Amanda Nichols Hess is the e-learning, instructional technology, and education librarian at Oakland University in Rochester, Michigan. She holds a PhD in educational leadership, an Education Specialist certificate in instructional technology, and an MS in information. Her research focuses on information literacy, instructional design, online learning, and the intersections of these topics, particularly in library-centric professional learning. Her work has been published in College and Research Libraries, Communications in Information Literacy, Journal of Academic Librarianship, and portal: Libraries and the Academy, among other venues. Amanda also authored Transforming Academic Library Instruction: Changing Practices to Reflect Changed Perspectives (Rowman and Littlefield, 2019).
- Table of Contents
- About the Author
Does your online instruction program sometimes feel like a constant scramble to keep pace with requests and deadlines? Modular design is the answer. Approaching projects, whether large and small, with an eye towards future uses will put you on the path to accomplishing broader, organizational goals. And by intentionally building documentation and structure into your process, you will create content that can easily be scaled, modified, adapted, and transformed to meet different learner needs. Hess, experienced in online instruction in both K-12 and academic libraries, shows you how, using project examples of various sizes to illustrate each chapter’s concepts. Her resource guides you through such topics as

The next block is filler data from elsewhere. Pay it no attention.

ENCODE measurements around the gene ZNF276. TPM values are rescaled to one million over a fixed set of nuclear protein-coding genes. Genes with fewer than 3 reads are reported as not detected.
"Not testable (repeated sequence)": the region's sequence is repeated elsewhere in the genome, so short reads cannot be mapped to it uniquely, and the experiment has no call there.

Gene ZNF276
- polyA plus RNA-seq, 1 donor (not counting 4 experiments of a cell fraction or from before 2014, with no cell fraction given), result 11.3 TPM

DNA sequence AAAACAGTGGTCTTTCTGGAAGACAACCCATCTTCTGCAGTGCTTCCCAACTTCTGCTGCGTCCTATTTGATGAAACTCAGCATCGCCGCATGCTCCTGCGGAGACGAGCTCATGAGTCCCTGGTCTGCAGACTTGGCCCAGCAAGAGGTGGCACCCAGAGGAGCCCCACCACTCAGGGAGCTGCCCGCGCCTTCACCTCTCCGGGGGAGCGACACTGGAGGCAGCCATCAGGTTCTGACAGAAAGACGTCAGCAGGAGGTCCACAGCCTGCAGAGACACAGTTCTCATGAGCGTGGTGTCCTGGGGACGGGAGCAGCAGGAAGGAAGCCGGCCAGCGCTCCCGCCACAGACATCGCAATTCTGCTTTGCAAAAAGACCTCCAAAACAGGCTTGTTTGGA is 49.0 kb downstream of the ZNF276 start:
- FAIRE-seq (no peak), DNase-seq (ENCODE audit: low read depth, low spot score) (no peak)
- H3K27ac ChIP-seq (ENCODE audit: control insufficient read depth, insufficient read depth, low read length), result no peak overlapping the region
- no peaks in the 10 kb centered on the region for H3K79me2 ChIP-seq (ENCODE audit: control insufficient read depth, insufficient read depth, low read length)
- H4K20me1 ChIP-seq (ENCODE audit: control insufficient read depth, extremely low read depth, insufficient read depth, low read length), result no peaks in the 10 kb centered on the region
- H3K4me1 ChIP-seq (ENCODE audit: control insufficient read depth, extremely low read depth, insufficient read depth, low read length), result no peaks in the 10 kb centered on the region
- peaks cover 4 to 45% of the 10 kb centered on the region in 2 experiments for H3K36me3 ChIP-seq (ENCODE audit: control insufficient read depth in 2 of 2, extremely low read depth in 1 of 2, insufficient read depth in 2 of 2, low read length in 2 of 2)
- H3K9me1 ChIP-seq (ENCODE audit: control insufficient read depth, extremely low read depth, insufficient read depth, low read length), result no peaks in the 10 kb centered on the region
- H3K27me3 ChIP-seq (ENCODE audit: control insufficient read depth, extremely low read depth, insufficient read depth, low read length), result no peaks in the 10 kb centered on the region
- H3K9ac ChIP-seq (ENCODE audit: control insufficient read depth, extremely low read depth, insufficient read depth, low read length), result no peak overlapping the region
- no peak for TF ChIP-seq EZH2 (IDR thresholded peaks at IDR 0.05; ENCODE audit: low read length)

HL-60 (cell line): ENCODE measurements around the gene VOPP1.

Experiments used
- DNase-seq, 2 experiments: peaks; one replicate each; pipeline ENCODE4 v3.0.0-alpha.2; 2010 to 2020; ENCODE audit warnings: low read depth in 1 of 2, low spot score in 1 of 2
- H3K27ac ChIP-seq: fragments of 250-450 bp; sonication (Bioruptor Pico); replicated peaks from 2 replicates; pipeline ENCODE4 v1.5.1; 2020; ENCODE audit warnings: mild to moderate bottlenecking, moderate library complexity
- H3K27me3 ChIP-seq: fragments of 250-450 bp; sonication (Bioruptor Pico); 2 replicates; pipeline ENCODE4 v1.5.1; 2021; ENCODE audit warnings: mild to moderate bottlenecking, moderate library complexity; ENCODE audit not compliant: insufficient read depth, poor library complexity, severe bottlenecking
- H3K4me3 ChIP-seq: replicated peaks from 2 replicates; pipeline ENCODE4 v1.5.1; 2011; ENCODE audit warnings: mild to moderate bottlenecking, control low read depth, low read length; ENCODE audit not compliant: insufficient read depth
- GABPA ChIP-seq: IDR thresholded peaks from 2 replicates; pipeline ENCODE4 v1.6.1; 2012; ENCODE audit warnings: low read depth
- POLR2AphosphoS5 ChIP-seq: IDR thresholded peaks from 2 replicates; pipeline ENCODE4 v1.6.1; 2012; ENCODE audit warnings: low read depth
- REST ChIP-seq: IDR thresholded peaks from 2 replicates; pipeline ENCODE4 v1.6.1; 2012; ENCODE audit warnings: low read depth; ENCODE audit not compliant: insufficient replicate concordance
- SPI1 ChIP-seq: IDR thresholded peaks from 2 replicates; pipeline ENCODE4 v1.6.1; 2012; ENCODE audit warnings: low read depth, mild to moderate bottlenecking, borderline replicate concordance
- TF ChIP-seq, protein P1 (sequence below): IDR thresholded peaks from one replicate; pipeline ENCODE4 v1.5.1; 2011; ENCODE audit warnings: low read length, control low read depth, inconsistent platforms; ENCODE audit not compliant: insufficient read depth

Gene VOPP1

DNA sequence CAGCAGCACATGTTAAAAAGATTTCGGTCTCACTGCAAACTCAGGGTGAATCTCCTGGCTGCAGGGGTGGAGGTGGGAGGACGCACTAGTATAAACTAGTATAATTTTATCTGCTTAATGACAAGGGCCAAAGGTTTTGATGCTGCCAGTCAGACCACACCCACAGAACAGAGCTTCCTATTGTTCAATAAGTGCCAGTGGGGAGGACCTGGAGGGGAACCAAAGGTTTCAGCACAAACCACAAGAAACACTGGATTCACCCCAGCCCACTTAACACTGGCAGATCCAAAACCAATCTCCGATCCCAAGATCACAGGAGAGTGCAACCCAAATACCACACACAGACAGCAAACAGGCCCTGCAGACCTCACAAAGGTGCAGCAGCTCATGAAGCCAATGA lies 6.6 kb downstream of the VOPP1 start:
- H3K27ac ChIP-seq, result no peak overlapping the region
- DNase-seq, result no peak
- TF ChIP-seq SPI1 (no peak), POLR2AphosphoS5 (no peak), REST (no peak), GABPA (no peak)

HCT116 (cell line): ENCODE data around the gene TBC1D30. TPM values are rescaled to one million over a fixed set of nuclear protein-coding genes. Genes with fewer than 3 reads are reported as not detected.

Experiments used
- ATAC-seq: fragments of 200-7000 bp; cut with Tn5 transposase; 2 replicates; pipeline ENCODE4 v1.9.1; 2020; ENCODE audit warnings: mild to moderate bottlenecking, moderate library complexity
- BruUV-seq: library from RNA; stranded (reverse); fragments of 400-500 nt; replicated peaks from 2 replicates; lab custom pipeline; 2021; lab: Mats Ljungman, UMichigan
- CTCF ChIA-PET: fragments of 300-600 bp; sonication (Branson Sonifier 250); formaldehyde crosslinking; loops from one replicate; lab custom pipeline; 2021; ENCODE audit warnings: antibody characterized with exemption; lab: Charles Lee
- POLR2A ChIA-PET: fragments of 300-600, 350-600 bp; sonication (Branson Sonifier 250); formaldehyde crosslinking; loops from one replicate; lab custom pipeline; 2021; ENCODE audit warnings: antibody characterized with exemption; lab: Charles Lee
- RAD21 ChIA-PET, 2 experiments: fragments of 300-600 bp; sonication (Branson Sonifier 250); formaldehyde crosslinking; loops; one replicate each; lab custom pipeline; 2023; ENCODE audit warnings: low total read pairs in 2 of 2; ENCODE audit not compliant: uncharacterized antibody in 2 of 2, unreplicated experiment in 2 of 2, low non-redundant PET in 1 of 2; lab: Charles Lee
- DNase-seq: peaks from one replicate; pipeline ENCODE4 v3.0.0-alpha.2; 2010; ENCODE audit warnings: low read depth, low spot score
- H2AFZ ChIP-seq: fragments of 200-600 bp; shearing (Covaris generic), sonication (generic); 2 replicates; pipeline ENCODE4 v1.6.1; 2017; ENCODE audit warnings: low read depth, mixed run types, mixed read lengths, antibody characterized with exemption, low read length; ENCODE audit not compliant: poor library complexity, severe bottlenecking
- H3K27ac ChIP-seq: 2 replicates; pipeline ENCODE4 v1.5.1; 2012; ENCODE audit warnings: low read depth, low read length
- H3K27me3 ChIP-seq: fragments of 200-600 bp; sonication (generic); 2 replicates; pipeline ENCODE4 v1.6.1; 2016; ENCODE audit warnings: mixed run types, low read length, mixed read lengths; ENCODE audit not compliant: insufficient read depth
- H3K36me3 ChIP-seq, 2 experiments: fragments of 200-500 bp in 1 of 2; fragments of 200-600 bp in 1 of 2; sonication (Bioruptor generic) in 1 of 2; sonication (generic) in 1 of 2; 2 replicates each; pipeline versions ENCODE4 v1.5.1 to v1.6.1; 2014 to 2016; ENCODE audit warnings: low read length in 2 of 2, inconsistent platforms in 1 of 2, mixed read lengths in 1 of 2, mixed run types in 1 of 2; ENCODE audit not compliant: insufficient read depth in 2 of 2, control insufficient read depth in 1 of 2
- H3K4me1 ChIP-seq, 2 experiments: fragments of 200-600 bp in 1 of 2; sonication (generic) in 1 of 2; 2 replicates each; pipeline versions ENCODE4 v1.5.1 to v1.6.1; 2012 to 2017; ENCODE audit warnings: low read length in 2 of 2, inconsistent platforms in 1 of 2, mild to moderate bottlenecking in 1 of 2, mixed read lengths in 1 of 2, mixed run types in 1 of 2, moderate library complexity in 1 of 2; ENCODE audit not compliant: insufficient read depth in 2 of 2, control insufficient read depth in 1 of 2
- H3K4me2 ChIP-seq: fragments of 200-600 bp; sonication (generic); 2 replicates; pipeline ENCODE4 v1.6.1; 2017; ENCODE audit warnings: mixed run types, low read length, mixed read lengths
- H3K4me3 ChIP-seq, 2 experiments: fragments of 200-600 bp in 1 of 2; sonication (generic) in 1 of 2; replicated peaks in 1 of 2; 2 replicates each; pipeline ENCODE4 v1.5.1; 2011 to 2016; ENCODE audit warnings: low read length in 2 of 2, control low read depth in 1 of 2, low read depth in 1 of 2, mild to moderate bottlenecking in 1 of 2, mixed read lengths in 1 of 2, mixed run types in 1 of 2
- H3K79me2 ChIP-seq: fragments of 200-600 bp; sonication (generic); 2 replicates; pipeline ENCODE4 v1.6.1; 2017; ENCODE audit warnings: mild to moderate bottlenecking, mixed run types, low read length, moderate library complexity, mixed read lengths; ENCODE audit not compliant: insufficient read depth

- the eight components of modular online learning design;
- key considerations for choosing the design model that best fits your organization and project;
- techniques for connecting your online learning goals with institutional strategy;
- using the IDEA process to align OER content with your instructional needs;
- documenting your planning with checklists, scaffolds, and templates;
- ensuring equity of access with all content formats using the Accessibility Inventory Index;
- principles for scaling up, down, or laterally;
- three models for more meaningful and functional collaboration with internal or external partners; and
- formative testing as a foundation for ongoing evaluation and assessment.
Using this book as a roadmap, you'll learn how to more intentionally and strategically develop online learning objects to meet different learning needs both now and in the future.
List of Figures
Chapter 1: Libraries and Online Learning Design
Chapter 2: Choosing the Best-Fit Instructional Design Approach
Chapter 3: Tasks of the Design Process
Chapter 4: Identifying Stakeholders and Partners
Chapter 5: Modifying and Adapting Existing Content
Chapter 6: Designing for Accessibility and Equitable Experiences
Chapter 7: Meaningful Measurement
Chapter 8: Flexibility in Action
Chapter 9: Forward Thinking for Future Modularity